The Clinicobiome Programme

A major medical-scientific programme to assess the impact of microbiota in cancer treatment.

Pr Laurence Zitvogel
Dr Lisa Derosa

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The Clinicobiome Programme

Clinicobiome, the microbiota clinic

In the fight against cancer, Professor Laurence Zitvogel's research team has focused for almost a decade on the role played by the intestinal microbiota in the onset and treatment of cancers. Adopting a pioneering approach in this area of research, her team has highlighted a correlation between the inefficacy of immunotherapy and chemotherapy treatments and intestinal microbiota imbalance in certain patients.
Based on these findings, Gustave Roussy has launched the Clinicobiome medical-scientific programme, taking a crucial step forward and developing new therapeutic approaches to cancer by offering:
  • Four clinical trials involving microbiota intervention to significantly improve treatment efficacy
  • A wide-ranging epidemiological study involving biological specimens to diagnose intestinal dysbiosis more efficiently and assess its impact on immunity and metabolism as well as its prognostic value
These studies will:
  • Investigate various microbiota and their role in cancer treatment
  • Define microbial metagenomic signatures to predict resistance to cancer therapies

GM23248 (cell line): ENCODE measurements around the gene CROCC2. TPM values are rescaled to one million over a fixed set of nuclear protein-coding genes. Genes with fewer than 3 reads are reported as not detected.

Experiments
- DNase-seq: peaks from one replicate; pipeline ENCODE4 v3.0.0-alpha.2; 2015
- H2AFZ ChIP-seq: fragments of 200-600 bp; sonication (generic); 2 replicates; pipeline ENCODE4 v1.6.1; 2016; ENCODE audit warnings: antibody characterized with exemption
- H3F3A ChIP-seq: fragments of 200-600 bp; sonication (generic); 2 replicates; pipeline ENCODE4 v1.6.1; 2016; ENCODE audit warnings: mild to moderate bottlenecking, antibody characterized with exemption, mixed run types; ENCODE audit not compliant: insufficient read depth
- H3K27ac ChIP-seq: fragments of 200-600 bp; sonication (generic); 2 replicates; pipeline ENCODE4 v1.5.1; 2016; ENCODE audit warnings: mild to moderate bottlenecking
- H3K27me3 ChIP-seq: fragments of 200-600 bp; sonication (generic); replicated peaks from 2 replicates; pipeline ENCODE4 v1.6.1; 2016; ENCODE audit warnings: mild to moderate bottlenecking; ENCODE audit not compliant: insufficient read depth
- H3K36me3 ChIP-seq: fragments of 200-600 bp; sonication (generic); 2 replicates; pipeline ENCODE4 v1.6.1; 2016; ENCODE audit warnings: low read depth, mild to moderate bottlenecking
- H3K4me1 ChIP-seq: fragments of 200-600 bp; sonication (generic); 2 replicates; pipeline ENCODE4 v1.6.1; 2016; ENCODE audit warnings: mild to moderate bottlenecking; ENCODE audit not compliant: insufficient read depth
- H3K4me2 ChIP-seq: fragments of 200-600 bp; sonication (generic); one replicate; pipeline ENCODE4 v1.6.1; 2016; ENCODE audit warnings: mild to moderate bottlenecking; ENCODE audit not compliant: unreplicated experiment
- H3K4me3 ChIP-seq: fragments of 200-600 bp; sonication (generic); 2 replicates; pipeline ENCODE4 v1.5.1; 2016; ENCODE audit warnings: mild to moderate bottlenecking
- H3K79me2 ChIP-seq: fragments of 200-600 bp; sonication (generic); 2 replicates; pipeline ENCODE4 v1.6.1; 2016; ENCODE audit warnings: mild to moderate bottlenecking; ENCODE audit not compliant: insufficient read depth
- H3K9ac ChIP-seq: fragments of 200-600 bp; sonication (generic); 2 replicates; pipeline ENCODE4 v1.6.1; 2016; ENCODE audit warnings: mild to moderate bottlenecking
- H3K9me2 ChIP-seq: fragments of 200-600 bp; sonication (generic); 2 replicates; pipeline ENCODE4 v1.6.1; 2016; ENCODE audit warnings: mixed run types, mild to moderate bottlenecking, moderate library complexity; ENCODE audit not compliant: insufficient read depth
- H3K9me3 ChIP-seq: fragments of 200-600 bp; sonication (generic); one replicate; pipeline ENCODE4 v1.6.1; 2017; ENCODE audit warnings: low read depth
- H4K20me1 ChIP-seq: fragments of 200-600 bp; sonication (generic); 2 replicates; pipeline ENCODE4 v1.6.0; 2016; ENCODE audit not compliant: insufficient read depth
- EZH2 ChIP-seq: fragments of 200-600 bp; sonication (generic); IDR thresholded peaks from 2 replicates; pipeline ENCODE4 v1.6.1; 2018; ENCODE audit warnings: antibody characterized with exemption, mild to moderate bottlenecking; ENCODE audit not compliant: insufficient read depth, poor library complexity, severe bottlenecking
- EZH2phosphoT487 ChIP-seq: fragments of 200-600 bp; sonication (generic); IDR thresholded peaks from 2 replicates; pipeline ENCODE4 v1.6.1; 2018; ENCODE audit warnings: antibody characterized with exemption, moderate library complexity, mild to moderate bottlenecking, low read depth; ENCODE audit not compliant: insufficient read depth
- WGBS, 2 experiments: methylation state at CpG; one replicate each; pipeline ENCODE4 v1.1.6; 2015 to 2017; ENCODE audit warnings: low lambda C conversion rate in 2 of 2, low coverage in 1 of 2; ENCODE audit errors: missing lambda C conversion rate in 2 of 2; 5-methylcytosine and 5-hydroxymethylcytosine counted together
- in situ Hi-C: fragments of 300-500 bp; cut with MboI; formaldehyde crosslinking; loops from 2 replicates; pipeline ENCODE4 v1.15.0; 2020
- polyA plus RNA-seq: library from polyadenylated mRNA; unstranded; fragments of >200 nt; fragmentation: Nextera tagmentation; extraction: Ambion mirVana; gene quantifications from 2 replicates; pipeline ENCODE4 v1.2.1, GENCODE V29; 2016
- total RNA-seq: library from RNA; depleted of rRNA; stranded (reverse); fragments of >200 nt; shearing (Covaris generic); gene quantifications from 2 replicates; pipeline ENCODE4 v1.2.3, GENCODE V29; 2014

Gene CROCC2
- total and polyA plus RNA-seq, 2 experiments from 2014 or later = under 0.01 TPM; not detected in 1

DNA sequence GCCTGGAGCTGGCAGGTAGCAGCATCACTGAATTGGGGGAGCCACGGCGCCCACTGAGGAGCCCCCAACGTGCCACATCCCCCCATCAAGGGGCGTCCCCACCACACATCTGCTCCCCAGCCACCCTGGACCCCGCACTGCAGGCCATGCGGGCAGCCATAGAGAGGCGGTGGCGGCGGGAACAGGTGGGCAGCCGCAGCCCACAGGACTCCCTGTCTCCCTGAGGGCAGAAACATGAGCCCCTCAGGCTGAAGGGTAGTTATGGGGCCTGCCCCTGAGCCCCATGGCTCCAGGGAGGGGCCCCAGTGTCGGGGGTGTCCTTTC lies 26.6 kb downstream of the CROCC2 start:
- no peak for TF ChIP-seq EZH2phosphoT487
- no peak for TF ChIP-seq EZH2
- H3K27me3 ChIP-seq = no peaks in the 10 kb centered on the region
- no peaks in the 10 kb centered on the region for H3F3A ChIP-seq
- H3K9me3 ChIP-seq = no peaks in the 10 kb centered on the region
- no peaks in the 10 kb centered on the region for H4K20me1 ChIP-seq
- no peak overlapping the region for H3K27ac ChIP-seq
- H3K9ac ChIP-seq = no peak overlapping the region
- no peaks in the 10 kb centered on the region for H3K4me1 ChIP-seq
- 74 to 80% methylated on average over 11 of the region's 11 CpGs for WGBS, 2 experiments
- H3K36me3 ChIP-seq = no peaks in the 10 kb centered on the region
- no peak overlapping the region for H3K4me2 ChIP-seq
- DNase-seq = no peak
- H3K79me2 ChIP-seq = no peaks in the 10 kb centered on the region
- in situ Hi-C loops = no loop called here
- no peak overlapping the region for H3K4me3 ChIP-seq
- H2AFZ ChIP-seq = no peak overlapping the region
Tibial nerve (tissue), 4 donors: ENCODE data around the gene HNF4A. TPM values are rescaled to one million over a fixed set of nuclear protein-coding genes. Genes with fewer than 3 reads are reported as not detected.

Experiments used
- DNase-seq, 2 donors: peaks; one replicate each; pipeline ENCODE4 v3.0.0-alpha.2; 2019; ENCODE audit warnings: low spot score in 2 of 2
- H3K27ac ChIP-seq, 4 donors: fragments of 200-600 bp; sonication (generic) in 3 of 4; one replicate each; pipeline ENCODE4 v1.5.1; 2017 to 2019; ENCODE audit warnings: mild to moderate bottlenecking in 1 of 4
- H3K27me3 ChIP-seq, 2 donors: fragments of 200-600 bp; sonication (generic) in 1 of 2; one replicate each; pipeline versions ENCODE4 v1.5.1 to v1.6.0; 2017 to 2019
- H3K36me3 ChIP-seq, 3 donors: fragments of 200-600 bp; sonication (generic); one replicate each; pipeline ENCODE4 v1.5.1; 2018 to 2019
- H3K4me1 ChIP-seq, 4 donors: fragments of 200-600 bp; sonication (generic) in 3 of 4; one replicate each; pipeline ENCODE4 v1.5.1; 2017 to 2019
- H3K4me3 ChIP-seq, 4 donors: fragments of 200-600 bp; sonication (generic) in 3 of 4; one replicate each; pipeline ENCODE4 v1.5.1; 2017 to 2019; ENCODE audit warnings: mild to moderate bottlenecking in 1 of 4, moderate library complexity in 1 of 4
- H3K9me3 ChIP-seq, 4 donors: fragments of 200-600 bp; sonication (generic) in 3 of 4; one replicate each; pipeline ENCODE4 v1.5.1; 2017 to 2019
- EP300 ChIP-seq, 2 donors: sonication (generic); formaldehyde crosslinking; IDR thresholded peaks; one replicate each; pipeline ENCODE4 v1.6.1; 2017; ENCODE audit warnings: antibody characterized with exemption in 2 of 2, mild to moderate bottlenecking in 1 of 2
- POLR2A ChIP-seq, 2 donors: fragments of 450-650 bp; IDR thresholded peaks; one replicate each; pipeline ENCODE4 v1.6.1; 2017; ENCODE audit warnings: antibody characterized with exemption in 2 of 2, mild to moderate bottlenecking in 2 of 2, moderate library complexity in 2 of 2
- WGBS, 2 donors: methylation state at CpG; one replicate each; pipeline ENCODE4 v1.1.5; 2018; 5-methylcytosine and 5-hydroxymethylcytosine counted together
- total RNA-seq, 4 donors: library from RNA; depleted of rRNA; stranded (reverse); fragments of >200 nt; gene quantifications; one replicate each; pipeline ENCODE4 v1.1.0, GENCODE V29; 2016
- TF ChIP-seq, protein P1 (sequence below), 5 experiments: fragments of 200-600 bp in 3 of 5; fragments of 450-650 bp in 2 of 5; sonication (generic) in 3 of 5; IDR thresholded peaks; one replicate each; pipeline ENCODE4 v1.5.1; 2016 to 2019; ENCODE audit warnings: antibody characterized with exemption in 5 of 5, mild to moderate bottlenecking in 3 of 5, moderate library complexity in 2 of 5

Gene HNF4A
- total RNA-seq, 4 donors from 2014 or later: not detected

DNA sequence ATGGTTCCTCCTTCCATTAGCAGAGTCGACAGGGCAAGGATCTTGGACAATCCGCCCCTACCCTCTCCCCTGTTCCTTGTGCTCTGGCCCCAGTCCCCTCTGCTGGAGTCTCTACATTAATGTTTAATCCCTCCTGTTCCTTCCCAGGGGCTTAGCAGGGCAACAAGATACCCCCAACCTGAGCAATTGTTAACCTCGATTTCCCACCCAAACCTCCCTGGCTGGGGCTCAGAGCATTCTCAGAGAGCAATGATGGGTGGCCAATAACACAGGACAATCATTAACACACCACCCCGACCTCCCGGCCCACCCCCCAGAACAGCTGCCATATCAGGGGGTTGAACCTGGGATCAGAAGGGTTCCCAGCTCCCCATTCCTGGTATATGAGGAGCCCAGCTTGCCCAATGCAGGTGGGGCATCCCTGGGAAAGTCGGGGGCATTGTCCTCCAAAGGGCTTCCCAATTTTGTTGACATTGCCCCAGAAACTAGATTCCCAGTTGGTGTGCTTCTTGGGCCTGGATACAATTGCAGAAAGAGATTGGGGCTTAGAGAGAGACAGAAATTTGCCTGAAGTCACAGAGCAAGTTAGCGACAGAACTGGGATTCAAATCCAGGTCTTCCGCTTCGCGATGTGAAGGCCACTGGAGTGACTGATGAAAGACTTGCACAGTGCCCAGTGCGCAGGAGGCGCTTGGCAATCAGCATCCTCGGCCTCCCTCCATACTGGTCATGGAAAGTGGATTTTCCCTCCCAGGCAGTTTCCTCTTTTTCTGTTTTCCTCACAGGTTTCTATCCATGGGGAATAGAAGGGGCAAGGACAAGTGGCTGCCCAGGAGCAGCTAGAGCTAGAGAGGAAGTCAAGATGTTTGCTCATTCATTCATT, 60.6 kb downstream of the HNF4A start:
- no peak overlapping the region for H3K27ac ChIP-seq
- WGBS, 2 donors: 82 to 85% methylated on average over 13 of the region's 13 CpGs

• Investigate how certain micro-organisms affect the immune system and metabolism of patients
  • Prove the concept that microbiota-based treatments can overcome resistance to immunotherapies
The Clinicobiome team comprises doctors, pharmacists, research scientists, engineers and technicians dedicated to this ambitious project and capable of using cutting-edge technologies in the field of medical research.

The 5 projects making up the Clinicobiome programme:


A prospective epidemiological study to assess intestinal dysbiosis in relation to cancer and primary resistance.
Aims: to validate microbial signatures capable of predicting treatment response and to create a biobank of data and rapid diagnostic kits for intestinal dysbiosis.


A phase II pilot study to assess the ketogenic diet in combination with nivolumab plus ipilimumab in the management of metastatic renal cell carcinoma.

Aim: to demonstrate that a ketogenic diet can improve the efficacy of prescribed immunotherapy in the management of advanced/metastatic renal cell cancer by 20%.


A non-randomised phase II trial to assess CAPOX-bevacizumab plus pembrolizumab as first-line therapy in the treatment of metastatic colon cancer.

Aim: to review the efficacy of CAPOX bevacizumab chemotherapy in the treatment of colon cancer with MSS (microsatellite stability) when administered concomitantly with pembrolizumab to a subpopulation of MSS patients with adjuvant ileal microbiota.


A randomised phase II study to assess faecal microbiota transplantation combined with cemiplimab versus the investigator's choice in patients with advanced lung, kidney and bladder cancer proving resistant to anti-PD-1/PD-L1 due to the use of antibiotics.

Aim: to demonstrate that faecal transplantation can restore an objective response in patients treated with antibiotics and proving resistant to immunotherapy.


A randomised phase II study combining Akkermansia pp2261 with pembrolizumab as first-line treatment in the management of non-small cell lung cancer.

Aim: to establish whether OncoBax - Akkermansia pp2261 - is capable of overcoming resistance to pembrolizumab as first-line therapy in cases where PDL-1 >50%.